motion arranging for private veterinarians to
volunteer their services and calling for a
stepped-up pet-adoption campaign among county
employees, businesses, and animal-rescue
groups. County Executive Ron Sims issued a
declaration of emergency at the shelters to
streamline the measures.
According to Seattle Times staff reporter Keith
Ervin, the council itself declared the “health

Other cities

Winograd’s No Kill Advocacy Center is
meanwhile pursuing a lawsuit against the Los
Angeles County Department of Animal Care &
Control, alleging multiple violations of the
1998 Hayden Act, which requires California
animal control shelters to make healthy animals
available to rescue groups, regardless of
whether the animals are deemed “adoptable.”
On the first weekend in May, Winograd
presented a “No Kill Solution Conference” in
Indianapolis, hosted by the local group Move to
Indianapolis, like King County, has long
enjoyed a progressive reputation, and until
recent financial reversals, the Indianapolis
Humane Society was among the wealthiest in the
nation. However, the Indianapolis Humane
Society and animal control department have
resisted most of the approaches that Winograd
recommends to reduce shelter killing. The major
provider of low-cost sterilization service to the
community is the Foundation Against Companion
Animal Euthanasia, begun by emergency room
physician Scott Robinson. Since the FACE clinic
opened in 1998, the Indianapolis rate of shelter
killing per 1,000 human residents has fallen from
28.8 to 16.7.
Winograd is also advising efforts to
lower the shelter killing rate in Philadelphia,
which just over 130 years ago became the first
U.S. city to delegate animal control to a humane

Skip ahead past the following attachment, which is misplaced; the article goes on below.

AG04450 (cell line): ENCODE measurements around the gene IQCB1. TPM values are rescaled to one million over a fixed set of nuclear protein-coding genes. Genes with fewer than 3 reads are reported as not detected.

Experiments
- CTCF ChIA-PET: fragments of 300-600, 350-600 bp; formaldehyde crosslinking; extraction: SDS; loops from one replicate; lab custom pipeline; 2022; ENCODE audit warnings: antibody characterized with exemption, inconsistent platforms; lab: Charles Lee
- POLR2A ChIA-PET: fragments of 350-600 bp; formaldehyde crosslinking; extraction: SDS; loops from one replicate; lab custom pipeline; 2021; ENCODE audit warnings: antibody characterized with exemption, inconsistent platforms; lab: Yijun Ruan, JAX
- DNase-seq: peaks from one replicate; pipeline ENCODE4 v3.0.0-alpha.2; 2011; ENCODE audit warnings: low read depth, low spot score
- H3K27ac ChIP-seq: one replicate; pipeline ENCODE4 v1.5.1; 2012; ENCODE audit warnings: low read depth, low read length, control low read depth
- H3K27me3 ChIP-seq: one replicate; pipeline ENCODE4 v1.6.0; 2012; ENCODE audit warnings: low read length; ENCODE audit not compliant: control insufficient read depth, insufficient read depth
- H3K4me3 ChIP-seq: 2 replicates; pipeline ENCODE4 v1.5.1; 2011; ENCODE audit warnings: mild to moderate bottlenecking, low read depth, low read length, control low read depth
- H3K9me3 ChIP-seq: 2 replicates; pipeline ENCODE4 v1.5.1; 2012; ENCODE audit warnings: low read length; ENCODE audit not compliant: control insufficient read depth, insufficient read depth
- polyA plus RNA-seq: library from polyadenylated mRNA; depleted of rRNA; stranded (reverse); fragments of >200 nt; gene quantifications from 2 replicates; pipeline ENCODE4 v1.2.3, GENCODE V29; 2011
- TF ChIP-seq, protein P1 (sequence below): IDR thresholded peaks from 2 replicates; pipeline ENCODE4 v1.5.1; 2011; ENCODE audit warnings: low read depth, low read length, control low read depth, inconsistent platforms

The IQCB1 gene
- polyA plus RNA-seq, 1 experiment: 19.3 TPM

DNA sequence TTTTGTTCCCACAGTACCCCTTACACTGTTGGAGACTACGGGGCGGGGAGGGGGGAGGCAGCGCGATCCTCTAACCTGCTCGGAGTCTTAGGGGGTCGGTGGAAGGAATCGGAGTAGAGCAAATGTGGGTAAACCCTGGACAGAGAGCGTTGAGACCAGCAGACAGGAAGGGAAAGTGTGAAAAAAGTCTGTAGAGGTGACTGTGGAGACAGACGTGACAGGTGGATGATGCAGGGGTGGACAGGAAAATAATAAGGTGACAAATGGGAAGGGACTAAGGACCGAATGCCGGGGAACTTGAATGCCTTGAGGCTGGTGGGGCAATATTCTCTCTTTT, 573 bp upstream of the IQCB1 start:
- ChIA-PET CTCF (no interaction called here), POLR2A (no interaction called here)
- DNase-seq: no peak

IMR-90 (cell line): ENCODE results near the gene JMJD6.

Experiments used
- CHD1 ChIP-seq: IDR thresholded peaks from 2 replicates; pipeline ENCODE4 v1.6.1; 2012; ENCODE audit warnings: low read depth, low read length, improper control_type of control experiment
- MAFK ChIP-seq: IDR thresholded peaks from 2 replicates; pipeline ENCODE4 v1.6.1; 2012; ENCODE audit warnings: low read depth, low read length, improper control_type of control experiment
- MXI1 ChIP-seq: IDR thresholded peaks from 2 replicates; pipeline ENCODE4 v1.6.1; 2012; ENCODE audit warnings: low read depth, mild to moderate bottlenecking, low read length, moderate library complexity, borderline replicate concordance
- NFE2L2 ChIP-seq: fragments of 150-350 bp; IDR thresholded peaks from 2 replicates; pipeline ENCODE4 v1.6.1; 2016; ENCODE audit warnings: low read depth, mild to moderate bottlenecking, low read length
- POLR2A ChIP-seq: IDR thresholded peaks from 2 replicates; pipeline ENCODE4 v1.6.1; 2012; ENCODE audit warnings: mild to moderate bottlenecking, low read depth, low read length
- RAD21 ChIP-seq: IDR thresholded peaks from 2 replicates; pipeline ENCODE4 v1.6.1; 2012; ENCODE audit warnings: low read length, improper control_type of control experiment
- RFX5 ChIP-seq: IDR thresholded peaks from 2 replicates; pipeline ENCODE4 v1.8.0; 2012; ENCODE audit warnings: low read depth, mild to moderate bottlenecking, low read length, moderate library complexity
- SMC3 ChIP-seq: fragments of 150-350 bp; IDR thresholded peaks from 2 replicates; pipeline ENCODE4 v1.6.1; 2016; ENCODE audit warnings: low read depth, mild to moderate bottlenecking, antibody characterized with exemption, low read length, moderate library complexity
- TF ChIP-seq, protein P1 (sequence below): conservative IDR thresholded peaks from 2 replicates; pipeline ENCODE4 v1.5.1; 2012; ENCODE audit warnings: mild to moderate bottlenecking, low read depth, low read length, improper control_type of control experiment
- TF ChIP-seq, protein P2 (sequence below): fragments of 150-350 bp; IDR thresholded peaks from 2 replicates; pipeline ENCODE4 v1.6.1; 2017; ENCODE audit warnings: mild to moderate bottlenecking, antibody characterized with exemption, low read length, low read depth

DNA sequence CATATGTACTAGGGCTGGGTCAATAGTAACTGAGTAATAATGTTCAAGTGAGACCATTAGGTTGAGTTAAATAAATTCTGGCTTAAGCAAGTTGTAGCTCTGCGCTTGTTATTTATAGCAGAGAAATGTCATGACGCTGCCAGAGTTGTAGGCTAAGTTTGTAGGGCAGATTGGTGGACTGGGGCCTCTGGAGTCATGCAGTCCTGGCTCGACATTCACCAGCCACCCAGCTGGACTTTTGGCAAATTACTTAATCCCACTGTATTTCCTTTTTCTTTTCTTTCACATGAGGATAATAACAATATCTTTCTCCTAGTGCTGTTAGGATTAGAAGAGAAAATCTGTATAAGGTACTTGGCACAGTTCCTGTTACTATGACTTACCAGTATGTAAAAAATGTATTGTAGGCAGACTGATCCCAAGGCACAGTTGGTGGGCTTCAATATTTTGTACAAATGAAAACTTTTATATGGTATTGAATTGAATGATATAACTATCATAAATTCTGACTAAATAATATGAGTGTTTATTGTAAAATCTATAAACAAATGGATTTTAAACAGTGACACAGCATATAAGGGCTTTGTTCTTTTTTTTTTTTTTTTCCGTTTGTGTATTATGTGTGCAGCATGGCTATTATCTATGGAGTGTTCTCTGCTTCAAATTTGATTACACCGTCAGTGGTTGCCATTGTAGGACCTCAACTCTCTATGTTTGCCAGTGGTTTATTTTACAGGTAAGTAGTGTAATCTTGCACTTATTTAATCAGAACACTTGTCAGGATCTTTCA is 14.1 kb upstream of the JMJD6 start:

society. The Pennsylvania SPCA returned the
animal control contract to the city in 2002, as
Winograd recommends humane societies should do,
based on the San Francisco model–but the volume
of dog and cat sterilization done in Philadelphia
was nowhere near enough to put the city within
easy range of going no-kill.
Redemption contains a few statistical
hiccups, among them rounding off U.S. shelter
killing to five million when the current figure
is below four million; repeating the oft
repeated false claim that no one really knows the
size of the feral cat population, which can be
estimated in exactly the same manner as deer
populations and is now under 12.5 million at
summer peak; and frequently citing “euthanasia
rates” and “save rates,” which can vary up or
down without in the least reflecting actual
community success in reducing surplus dog and cat
births and shelter killing.
Winograd also repeats the false claim of
pit bull terrier enthusiasts that German
shepherds, Dobermans, and Rott-weilers were all
once feared fighting dogs. None have ever been
used in professional dogfighting, as Rick
Crownover has established through exhaustive
historical research. Neither have either German
shepherds or Dobermans ever figured more often in
dog attack fatalities and maimings than they do
right now–but they were much more feared for
decades, because pit bulls and Rottweilers were
a fraction as numerous as now, and dog attack
fatalities and maimings were almost unheard of in
the U.S. for most of the first 80 years of the
20th century.
The loose ends barely matter. Winograd’s
arguments would be only strengthened by using
better data–and as it stands, Redemption is
probably the most provocative and best-informed
overview of animal sheltering ever written.